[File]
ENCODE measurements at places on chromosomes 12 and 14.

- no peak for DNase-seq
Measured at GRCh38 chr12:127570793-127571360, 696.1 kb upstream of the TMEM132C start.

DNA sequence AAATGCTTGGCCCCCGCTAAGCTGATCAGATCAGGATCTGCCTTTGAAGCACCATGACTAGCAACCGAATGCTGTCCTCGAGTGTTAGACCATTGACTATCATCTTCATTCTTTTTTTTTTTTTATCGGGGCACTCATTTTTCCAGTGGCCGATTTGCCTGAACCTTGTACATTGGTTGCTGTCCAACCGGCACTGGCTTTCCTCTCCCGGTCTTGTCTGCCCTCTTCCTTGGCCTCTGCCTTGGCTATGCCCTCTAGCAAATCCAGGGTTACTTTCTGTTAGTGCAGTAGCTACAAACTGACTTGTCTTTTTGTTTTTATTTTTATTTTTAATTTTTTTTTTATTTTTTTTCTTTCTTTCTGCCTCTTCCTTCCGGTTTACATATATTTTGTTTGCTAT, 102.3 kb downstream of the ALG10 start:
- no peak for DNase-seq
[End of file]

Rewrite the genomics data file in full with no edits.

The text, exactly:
ENCODE measurements at places on chromosomes 12 and 14.

- no peak for DNase-seq
Measured at GRCh38 chr12:127570793-127571360, 696.1 kb upstream of the TMEM132C start.

DNA sequence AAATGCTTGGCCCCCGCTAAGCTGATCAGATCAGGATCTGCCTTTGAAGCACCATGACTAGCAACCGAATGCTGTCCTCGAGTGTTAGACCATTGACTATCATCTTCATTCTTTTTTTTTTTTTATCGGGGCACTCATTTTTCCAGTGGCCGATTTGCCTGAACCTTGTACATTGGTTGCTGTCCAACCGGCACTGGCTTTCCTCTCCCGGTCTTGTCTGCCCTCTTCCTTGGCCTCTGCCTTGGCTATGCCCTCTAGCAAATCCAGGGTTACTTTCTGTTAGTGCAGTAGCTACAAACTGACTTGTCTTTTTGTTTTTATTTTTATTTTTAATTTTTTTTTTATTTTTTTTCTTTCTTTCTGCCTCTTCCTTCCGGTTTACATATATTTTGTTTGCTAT, 102.3 kb downstream of the ALG10 start:
- no peak for DNase-seq